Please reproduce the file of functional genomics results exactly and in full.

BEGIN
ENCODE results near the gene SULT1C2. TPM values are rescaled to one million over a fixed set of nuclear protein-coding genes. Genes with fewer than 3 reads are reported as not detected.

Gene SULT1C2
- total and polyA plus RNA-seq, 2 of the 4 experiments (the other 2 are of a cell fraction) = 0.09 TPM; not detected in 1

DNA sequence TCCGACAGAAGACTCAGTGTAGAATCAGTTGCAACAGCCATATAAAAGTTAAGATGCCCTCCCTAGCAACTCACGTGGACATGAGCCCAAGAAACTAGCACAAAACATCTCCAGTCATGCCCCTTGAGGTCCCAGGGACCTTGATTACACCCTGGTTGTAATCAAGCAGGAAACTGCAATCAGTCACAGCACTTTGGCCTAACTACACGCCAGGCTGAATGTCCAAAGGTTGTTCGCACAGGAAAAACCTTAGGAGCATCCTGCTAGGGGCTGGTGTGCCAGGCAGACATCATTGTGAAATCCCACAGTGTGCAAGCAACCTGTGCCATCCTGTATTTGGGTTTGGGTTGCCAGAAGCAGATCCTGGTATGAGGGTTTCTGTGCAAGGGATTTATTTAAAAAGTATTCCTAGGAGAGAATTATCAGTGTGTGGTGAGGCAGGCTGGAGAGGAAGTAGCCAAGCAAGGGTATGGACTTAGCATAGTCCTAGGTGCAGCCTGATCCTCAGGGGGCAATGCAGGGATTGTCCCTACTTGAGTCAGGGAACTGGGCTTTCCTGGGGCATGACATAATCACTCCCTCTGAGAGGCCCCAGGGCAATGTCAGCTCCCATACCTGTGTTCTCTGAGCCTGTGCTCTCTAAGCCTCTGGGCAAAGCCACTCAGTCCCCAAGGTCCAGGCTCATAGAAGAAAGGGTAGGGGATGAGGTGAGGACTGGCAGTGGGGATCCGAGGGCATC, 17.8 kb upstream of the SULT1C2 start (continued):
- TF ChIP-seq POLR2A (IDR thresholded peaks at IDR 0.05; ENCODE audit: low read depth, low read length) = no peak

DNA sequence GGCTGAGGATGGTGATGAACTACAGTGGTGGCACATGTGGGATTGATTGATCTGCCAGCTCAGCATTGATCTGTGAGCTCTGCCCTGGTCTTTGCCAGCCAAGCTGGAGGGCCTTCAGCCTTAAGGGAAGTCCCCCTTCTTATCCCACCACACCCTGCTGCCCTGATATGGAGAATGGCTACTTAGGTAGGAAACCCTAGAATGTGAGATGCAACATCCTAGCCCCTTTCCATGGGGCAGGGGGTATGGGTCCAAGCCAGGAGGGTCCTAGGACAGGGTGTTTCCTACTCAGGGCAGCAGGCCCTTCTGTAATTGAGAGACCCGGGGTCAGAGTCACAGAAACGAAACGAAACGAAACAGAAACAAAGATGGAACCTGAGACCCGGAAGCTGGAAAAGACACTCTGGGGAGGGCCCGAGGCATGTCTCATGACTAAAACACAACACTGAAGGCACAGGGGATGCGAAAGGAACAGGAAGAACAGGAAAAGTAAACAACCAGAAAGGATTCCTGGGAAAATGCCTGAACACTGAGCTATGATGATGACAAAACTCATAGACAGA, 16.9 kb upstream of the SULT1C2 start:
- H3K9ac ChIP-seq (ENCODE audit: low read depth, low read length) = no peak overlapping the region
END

ENCODE results near the gene SULT1C2. TPM values are rescaled to one million over a fixed set of nuclear protein-coding genes. Genes with fewer than 3 reads are reported as not detected.

Gene SULT1C2
- total and polyA plus RNA-seq, 2 of the 4 experiments (the other 2 are of a cell fraction) = 0.09 TPM; not detected in 1

DNA sequence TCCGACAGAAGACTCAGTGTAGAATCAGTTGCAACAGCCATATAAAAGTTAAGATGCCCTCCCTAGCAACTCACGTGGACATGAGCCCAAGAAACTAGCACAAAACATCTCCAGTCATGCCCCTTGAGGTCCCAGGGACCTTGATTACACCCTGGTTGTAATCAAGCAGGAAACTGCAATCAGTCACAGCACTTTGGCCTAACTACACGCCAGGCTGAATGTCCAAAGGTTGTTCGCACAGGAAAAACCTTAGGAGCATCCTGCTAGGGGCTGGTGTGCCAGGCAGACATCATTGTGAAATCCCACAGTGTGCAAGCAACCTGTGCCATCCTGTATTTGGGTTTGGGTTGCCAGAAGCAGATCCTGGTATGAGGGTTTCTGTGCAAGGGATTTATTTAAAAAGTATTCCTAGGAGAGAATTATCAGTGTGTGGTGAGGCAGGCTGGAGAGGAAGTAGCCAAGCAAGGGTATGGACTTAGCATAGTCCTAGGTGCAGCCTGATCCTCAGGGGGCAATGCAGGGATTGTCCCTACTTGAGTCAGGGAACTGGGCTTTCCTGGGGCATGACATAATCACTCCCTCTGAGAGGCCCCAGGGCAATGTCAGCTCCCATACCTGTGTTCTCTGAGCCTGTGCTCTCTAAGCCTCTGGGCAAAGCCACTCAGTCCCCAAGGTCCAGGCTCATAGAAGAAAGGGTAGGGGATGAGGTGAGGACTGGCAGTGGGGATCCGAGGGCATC, 17.8 kb upstream of the SULT1C2 start (continued):
- TF ChIP-seq POLR2A (IDR thresholded peaks at IDR 0.05; ENCODE audit: low read depth, low read length) = no peak

DNA sequence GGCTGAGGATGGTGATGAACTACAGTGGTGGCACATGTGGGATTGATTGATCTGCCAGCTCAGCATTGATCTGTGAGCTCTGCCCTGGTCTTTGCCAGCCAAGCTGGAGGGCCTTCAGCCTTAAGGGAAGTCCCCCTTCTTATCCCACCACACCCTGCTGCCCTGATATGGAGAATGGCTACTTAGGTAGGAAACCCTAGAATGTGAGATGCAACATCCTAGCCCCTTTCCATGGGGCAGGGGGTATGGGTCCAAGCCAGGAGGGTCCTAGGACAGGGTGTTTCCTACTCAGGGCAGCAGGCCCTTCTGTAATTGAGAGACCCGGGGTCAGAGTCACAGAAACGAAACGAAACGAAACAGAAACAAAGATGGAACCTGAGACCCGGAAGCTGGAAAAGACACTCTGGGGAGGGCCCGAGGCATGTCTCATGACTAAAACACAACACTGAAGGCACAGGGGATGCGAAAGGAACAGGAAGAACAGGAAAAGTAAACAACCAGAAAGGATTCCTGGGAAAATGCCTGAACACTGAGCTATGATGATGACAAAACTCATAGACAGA, 16.9 kb upstream of the SULT1C2 start:
- H3K9ac ChIP-seq (ENCODE audit: low read depth, low read length) = no peak overlapping the region